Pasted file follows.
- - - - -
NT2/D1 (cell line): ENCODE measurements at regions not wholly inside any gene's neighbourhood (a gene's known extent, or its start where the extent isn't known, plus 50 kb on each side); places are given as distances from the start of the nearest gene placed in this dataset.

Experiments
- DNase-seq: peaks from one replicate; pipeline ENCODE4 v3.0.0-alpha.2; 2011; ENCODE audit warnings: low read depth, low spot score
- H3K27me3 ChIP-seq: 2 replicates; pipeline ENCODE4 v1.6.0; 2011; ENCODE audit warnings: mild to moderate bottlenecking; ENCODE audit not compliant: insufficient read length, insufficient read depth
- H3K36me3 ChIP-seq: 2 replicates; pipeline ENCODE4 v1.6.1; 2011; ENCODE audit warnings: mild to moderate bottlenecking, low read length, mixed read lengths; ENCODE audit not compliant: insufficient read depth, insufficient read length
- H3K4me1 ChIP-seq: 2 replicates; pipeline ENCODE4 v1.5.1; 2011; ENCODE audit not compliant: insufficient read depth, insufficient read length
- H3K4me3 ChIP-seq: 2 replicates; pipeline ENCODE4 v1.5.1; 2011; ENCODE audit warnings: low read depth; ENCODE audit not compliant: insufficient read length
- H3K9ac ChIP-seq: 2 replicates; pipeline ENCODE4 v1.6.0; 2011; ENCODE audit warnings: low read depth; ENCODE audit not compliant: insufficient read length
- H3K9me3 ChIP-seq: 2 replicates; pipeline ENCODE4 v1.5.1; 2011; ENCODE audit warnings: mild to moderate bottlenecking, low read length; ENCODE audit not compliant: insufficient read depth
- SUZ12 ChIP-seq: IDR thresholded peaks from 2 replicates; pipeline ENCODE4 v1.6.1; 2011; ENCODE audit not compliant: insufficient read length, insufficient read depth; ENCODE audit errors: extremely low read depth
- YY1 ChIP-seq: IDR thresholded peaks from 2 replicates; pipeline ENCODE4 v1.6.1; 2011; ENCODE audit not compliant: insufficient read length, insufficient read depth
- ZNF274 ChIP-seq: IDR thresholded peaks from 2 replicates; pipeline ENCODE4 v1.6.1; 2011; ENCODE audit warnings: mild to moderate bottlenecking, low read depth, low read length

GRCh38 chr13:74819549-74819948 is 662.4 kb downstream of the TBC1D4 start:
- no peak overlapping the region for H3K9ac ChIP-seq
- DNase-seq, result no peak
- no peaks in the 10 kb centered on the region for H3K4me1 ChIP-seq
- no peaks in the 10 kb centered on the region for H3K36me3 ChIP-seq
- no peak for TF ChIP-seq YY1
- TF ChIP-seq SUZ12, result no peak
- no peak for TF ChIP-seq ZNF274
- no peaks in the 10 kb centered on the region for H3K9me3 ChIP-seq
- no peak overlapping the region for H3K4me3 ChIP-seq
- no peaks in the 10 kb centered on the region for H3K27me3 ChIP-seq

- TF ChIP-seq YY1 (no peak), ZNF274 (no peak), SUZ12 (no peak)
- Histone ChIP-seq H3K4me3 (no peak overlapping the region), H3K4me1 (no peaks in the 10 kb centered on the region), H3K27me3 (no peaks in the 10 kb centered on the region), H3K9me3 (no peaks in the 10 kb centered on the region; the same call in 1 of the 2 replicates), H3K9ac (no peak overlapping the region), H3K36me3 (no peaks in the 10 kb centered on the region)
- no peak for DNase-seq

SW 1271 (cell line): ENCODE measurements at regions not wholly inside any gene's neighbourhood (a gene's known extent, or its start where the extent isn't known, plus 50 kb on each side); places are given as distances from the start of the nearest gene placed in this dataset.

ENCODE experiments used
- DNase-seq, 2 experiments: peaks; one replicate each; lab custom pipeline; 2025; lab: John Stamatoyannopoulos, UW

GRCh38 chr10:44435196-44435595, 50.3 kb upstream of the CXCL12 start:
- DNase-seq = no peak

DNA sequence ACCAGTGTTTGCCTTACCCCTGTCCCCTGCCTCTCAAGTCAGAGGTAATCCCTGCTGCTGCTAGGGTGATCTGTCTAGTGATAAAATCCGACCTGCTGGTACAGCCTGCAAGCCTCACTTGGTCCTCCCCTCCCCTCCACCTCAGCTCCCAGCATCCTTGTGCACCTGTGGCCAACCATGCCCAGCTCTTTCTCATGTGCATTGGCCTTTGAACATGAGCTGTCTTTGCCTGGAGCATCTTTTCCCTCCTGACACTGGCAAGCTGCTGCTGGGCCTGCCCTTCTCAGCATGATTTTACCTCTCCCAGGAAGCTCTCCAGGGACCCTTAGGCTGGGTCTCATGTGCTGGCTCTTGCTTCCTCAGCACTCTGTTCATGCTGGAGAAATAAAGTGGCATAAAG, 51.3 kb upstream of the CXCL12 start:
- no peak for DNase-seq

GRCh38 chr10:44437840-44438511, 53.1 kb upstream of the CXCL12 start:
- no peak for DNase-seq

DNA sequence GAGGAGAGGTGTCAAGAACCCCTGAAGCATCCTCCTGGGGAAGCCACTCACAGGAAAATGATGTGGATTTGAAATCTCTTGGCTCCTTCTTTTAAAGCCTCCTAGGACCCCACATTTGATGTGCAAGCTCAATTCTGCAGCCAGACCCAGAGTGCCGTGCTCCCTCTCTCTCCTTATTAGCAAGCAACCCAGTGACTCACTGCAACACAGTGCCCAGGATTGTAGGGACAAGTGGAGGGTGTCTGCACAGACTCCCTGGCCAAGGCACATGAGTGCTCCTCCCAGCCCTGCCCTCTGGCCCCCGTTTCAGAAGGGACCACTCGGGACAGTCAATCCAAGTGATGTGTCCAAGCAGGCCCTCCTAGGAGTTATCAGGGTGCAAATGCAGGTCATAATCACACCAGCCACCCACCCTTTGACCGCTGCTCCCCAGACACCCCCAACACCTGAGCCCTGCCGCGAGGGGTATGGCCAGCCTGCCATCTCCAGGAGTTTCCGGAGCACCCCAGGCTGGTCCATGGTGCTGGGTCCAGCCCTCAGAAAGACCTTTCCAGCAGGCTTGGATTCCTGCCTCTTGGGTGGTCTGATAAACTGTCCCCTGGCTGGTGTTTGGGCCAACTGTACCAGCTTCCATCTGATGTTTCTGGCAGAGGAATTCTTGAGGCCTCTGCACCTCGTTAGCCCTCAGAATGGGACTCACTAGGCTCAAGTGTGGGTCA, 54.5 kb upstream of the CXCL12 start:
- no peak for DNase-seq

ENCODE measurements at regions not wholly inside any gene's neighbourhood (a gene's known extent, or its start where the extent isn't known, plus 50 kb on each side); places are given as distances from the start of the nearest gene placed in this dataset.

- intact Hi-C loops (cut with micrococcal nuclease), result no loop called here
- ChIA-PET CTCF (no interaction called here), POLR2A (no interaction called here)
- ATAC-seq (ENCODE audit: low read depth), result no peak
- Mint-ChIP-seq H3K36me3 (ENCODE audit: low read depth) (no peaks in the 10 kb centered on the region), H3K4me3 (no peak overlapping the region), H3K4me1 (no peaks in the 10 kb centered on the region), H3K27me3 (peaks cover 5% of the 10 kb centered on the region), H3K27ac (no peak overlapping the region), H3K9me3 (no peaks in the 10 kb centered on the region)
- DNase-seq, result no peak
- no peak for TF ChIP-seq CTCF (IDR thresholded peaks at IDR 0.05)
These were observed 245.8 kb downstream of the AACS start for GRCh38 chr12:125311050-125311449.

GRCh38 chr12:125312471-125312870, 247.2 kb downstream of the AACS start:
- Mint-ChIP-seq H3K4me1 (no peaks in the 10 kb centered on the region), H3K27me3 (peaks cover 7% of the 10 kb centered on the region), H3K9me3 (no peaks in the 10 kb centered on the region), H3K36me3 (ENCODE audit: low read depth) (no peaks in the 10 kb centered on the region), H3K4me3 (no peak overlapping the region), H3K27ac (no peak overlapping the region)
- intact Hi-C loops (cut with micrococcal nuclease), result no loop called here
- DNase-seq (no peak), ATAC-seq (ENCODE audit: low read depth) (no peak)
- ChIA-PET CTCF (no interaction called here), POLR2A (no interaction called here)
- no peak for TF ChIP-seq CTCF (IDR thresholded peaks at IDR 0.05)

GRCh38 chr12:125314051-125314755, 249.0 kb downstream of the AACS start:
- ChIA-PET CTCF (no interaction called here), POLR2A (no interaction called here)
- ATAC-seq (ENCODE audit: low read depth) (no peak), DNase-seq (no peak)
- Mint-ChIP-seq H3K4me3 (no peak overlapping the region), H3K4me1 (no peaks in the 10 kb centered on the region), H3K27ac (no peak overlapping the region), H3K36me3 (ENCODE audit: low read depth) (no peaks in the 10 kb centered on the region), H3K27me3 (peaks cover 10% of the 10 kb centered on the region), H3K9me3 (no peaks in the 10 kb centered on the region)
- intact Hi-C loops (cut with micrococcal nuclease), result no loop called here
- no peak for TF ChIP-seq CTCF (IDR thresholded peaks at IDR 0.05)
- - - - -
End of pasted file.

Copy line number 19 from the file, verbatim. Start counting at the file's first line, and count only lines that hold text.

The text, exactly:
- TF ChIP-seq SUZ12, result no peak